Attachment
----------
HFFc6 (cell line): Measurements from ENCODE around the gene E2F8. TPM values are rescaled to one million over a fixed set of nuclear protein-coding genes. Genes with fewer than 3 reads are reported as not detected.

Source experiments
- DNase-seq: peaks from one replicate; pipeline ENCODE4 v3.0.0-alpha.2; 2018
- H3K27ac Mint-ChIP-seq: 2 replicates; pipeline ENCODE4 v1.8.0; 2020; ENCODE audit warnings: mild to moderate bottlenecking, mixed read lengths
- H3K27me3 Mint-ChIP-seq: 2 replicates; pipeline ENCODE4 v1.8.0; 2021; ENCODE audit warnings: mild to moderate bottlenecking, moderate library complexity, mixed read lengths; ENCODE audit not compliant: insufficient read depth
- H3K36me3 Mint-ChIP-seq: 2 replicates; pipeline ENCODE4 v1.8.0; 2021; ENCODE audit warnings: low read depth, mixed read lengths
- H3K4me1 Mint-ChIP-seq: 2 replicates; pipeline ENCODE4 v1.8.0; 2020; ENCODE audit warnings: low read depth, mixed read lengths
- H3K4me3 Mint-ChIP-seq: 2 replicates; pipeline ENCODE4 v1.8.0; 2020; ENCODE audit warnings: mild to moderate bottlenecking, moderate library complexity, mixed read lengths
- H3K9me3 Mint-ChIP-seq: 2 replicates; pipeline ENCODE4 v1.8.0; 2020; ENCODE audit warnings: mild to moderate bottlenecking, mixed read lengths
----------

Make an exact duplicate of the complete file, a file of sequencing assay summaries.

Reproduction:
HFFc6 (cell line): Measurements from ENCODE around the gene E2F8. TPM values are rescaled to one million over a fixed set of nuclear protein-coding genes. Genes with fewer than 3 reads are reported as not detected.

Source experiments
- DNase-seq: peaks from one replicate; pipeline ENCODE4 v3.0.0-alpha.2; 2018
- H3K27ac Mint-ChIP-seq: 2 replicates; pipeline ENCODE4 v1.8.0; 2020; ENCODE audit warnings: mild to moderate bottlenecking, mixed read lengths
- H3K27me3 Mint-ChIP-seq: 2 replicates; pipeline ENCODE4 v1.8.0; 2021; ENCODE audit warnings: mild to moderate bottlenecking, moderate library complexity, mixed read lengths; ENCODE audit not compliant: insufficient read depth
- H3K36me3 Mint-ChIP-seq: 2 replicates; pipeline ENCODE4 v1.8.0; 2021; ENCODE audit warnings: low read depth, mixed read lengths
- H3K4me1 Mint-ChIP-seq: 2 replicates; pipeline ENCODE4 v1.8.0; 2020; ENCODE audit warnings: low read depth, mixed read lengths
- H3K4me3 Mint-ChIP-seq: 2 replicates; pipeline ENCODE4 v1.8.0; 2020; ENCODE audit warnings: mild to moderate bottlenecking, moderate library complexity, mixed read lengths
- H3K9me3 Mint-ChIP-seq: 2 replicates; pipeline ENCODE4 v1.8.0; 2020; ENCODE audit warnings: mild to moderate bottlenecking, mixed read lengths